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sacral warrior...notes from the field

Do you treat your dreams like spiders?

SpiderI talk to a lot of people and most of them have at least an inkling, perhaps tucked away safely in their heart for years, of what they feel called to do – or would like to do if they knew they couldn’t fail. This inkling, or divine spark of an idea, keeps bubbling up from their heart & soul and then WHAM! it hits the mind and is squashed the way some people kill spiders just because they don’t like the looks of them.

“I don’t like spiders, period.” They say.


Your divine idea bubbles up again.

“I can’t do it.” You say.


Just. Like. That.

Or maybe you’re not a squasher. You’re more of a gatherer.

Gatherers see spiders and instead of freaking out, they calmly get a cup and piece of paper, gently capture the spider and put it outdoors where it can not disturb the peaceful home environment any longer.

Either way, the spider is a goner.

Reality check: it’s only a matter of time before we are all goners in this life as we know it.

Of course this article isn’t really about spiders, it’s about your dreams and ideas and passion. The question I have for you is this:

Which are you when it comes to your dreams?
Are you a squasher or a gatherer?

Still not sure?

Here are some clues:


  • Only allow a dream to percolate up when extremely relaxed and have let down their guard – as soon as they become aware of the idea or vision they find some logical, rational, and perfectly reasonable means of killing it or flushing it down the drain of awareness…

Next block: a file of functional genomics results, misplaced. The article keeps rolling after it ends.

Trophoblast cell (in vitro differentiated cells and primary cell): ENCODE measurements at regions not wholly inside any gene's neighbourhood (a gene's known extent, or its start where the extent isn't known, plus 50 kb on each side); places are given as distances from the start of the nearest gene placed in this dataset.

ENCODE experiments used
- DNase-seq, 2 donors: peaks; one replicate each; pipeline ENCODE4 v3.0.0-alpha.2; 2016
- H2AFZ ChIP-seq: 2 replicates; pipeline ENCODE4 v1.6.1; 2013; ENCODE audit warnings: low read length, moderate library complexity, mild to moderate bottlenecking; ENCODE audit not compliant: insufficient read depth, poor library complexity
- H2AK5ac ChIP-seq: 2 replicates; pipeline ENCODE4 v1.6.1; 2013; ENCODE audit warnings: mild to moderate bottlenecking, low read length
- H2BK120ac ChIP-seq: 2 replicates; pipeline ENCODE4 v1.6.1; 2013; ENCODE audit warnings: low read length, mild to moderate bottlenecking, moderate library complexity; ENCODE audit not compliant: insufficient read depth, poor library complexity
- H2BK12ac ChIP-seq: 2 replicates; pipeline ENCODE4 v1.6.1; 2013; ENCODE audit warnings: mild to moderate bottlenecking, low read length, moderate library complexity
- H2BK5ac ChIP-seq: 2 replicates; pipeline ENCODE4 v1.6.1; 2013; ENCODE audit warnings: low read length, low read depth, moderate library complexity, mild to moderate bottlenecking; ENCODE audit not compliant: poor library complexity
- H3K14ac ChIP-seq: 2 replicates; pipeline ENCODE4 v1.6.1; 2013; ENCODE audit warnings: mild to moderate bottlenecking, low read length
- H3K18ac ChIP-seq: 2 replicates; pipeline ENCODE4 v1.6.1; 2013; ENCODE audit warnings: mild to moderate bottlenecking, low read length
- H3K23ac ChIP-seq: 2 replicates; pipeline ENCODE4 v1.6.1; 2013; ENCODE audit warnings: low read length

• Get other people to kill dreams for them. In other words, they get a vision then without consciously being aware of it, they find all the people (and sources on the internet) in their life who are more than willing to flatten the dream – sometimes all it takes is a word or raised eyebrow. They get someone else to do the dirty work, so they don’t have to feel bad about being a dream-killer themselves.

Bottom line, squashers kill the dream as quickly as possible
lest it disrupt their idea of what’s possible and what’s safe.


  • See the dream, and ever so gently (sometimes with reverence and sometimes with disgust) collect that dream and toss it into a journal where it will have to fend for itself. “Get that thing out of my mind so I don’t have to wonder where it went when I’m sleeping and relaxed and vulnerable!”
  • Feel righteous and falsely secure in the knowledge that “at least I don’t kill them…I gently release them into the wild of the collective unconscious where they can’t affect me and my family” (then get upset and jealous when someone else starts caring for that idea they tossed aside 10 times).
  • Sometimes, just let it wander around their awareness without any direction “…at least it keeps me alert and intrigued about where it will show up next!” OR “not sure I really saw that right…I’ll wait until I see it again before I really do something with it.”

Bottom line, gatherers tend to try to keep the dream from being squashed
outright or even by taking action because they are afraid
they could or would screw it up.

I’ll be honest with you. I have treated my dreams much the way I treat spiders. I tend to gather them. Herd them. Try to keep them safe and “alive” by treating them gently and “protecting” them. I have comforted myself with the knowledge that even though they are in a journal somewhere, at least they are safe and contained and no one can squash them.

But isn’t that a form of squashing too?

It seems that squashers and gatherers are not so different after all. Both are righteous in their defenses and control of the situation. Both kill dreams because of fear.


How can you build tolerance for handling your dreams and big ideas, literally and figuratively, and start sharing them with the world?

From My Heart To Yours,



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